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Le'blue v. Walker

United States District Court, Ninth Circuit

June 5, 2013

DOMINIC LE'BLUE, Petitioner,
v.
JAMES WALKER, et al., Respondents.

ORDER SUMMARILY DISMISSING SUCCESSIVE PETITION FOR WRIT OF HABEAS CORPUS FOR FAILURE TO OBTAIN PRIOR AUTHORIZATION FROM THE NINTH CIRCUIT

CHRISTINA A. SNYDER, District Judge.

I. Summary

On May 30, 2013, petitioner Dominic Le'Blue ("Petitioner"), a state prisoner, filed his pending prose petition for writ of habeas corpus ("Petition") pursuant to 28 U.S.C. § 2254 ("§ 2254"). The Court has completed its pre-service review of the Petition required by Rule 4 of the Rules Governing Section 2254 Cases in the United States District Court, 28 U.S.C. foll. § 2254, and the Court finds the Petition must be dismissed because it is an unauthorized second or successive petition for the reasons discussed below.

II. Background

Petitioner's Petition establishes he is currently in state custody arising from his 2007 state conviction and related prison sentence that he sustained following a jury trial in the California Superior Court for Los Angeles County (case no. NA068227) for two counts of first degree burglary and three counts of first degree robbery. The jury also found true allegations that during the commission of both burglaries a resident was present, which qualified those offenses as violent felonies within the meaning of California Penal Code section 667.5(c). After a bifurcated bench proceeding, the trial court found true beyond a reasonable doubt the allegation that Petitioner had suffered one prior serious and/or violent felony conviction that qualified as a "strike" under California's Three Strikes Law, one prior serious felony conviction within the meaning of California Penal Code section 667(a)(1), and that he had served a prior prison term within the meaning of section 667.5(b). The trial court sentenced Petitioner to a total term of 26 years in state prison. (Pet. at 1-2; Official records of California courts.[1]) The Petition raises one ineffective assistance of counsel claim and one illegal sentencing claim. (Pet. at 6-7.)

However, this Court's records[2] establish this is the second time Petitioner has sought federal habeas relief from this Court for his state custody arising from his 2007 conviction and sentence. Specifically, on October 5, 2009, Petitioner filed his original petition (CV 09-07548 CAS (AN)) that purported to raise four separate grounds for relief. However, close examination revealed the gravamen of the allegations underlying the claims established Petitioner was principally raising two distinct sentencing error claims for the purpose of challenging his state custody arising from his 2007 conviction and sentence ("2009 Petition"). The 2009 Petition was considered on the merits by this Court and dismissed with prejudice on April 23, 2010. ( Id., Judgment [19].) Petitioner's subsequent requests for a certificate of appealability were denied by this Court and the United States Court of Appeals for the Ninth Circuit. ( Id., 04/23/10 Order (CAS) [20]; 12/22/11 Order (9th Cir.) [25].)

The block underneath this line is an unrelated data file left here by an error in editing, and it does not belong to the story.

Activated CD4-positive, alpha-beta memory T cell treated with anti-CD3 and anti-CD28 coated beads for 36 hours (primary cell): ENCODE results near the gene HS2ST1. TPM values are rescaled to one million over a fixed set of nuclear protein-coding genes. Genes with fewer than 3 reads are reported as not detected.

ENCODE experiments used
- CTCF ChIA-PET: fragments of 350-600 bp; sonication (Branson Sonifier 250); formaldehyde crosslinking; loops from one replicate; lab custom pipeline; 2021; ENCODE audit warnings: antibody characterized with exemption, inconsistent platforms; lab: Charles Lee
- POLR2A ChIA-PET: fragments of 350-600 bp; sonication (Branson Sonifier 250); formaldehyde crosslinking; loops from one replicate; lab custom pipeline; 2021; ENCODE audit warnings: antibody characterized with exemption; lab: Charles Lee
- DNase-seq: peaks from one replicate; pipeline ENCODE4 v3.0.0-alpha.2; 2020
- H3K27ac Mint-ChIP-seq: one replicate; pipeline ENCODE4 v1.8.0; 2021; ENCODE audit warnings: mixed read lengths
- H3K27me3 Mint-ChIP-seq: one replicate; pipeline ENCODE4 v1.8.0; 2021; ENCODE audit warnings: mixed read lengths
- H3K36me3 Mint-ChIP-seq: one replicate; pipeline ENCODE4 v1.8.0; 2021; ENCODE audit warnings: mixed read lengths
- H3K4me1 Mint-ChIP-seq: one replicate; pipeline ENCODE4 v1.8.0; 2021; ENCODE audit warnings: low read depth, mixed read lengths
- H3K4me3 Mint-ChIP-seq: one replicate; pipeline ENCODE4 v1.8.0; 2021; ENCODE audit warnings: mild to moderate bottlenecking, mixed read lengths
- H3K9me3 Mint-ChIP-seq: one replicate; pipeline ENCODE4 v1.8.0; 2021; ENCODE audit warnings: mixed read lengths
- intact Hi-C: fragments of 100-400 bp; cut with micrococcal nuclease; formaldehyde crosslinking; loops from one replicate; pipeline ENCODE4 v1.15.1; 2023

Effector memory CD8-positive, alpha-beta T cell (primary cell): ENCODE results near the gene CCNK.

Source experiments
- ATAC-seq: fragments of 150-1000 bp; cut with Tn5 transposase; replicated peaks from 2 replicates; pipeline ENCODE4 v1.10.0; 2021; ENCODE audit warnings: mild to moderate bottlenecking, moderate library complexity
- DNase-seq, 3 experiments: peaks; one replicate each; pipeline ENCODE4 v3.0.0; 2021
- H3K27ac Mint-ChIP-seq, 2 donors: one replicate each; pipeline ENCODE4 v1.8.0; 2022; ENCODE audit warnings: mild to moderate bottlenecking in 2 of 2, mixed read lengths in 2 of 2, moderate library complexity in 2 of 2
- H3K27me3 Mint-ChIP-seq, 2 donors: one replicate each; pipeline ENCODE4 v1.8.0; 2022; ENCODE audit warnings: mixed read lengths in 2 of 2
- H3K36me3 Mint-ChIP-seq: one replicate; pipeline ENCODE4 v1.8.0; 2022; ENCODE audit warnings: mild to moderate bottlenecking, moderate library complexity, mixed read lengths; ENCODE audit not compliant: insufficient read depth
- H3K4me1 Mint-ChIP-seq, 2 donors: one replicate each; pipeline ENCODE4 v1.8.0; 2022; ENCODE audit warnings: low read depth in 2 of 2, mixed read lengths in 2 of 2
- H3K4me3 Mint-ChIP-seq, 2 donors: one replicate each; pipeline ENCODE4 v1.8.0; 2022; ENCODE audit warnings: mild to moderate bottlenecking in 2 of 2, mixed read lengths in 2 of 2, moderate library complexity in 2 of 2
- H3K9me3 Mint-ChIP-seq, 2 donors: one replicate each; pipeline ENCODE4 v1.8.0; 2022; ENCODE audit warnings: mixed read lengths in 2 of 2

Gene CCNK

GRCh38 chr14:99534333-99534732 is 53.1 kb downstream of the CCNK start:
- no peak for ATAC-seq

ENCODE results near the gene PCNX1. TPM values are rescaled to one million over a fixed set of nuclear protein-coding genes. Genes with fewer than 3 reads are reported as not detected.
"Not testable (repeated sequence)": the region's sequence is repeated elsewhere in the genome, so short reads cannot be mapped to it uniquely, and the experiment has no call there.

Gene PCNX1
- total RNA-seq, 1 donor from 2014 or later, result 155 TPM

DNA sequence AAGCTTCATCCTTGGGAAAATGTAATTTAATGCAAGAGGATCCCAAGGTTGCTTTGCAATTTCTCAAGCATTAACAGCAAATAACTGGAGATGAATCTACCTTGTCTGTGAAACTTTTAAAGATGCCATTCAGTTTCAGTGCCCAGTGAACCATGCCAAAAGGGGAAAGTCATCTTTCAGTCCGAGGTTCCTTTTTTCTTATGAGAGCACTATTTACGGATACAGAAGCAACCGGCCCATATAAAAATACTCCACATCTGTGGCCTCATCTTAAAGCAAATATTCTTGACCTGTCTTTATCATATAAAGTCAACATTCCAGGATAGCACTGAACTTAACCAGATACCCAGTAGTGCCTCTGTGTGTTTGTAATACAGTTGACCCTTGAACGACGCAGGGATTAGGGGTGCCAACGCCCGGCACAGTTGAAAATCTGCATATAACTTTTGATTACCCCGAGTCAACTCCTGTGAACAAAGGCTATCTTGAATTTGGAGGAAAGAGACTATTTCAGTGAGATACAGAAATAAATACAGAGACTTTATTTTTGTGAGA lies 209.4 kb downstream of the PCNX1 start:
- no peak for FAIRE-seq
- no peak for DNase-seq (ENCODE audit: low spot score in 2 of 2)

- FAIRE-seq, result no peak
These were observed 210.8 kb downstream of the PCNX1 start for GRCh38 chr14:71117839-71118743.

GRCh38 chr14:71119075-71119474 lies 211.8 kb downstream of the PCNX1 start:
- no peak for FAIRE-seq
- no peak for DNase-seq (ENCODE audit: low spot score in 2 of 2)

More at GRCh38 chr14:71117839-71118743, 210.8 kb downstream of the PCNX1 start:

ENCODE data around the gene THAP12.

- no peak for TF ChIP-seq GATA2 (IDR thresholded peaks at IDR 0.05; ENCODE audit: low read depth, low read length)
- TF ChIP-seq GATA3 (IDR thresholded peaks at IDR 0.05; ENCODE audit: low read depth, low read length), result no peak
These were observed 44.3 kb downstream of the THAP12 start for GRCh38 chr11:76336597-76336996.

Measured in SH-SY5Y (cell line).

In his pending Petition, Petitioner continues to seek federal habeas relief from his current state custody arising from his 2007 conviction and related sentence. The Petition raises one new ineffective assistance of counsel claim and one new illegal sentencing claim. (Pet. at 6-7.)

III. Discussion

"A claim presented in a second or successive habeas corpus application under section 2254 that was presented in a prior application shall be dismissed." 28 U.S.C. § 2244(b)(1). As for new claims, the United States Supreme Court has held:

The Antiterrorism and Effective Death Penalty Act of 1996 (AEDPA) established a stringent set of procedures that a prisoner "in custody pursuant to the judgment of a State court, " 28 U.S.C. § 2254(a), must follow if he wishes to file a "second or successive" habeas corpus application challenging that custody, § 2244(b)(1). In pertinent part, before filing the application in the district court, a prisoner "shall move in the appropriate court of appeals for an order authorizing the district court to consider the application."§ 2244(b)(3)(A). A three-judge panel of the court of appeals may authorize the filing of the second or successive application only if it presents a claim not previously raised that satisfies one of the two grounds articulated in § 2244(b)(2). § 2244(b)(3)(C); Gonzalez v. Crosby, 545 U.S. 524, 529-530, 125 S.Ct. 2641, 162 L.Ed.2d 480 (2005); see also Felker v. Turpin, 518 U.S. 651, 656-657, 664, 116 S.Ct. 2333, 135 L.Ed.2d 827 (1996).

Burton v. Stewart, 549 U.S. 147, 152-53, 127 S.Ct. 793 (2007). District courts lack jurisdiction to consider unauthorized successive petitions and must dismiss such petitions. Id., § 2244(b)(2).

Based on the foregoing, the Court finds Petitioner's pending Petition is clearly a "second or successive" habeas petition relative to his 2009 Petition because it continues to challenge his current state custody arising from his underlying 2007 conviction and sentence based upon two new claims. However, the Court lacks jurisdiction to consider these new claims because Petitioner has not alleged or shown that he sought and obtained permission from the Ninth Circuit to file a second or successive habeas petition in this Court for the purpose of raising the new claims, or any other claims. Moreover, the Court takes judicial notice that the Ninth Circuit's records establish that Petitioner has not sought and obtained permission to file the pending Petition.

Therefore, the reference to the Magistrate Judge is vacated and the Petition is dismissed for lack of jurisdiction. Burton, 549 U.S. at 152-53. The clerk is directed to enter the judgment of dismissal and notify the Petitioner. Any and all other pending motions are terminated.

IT IS SO ORDERED.


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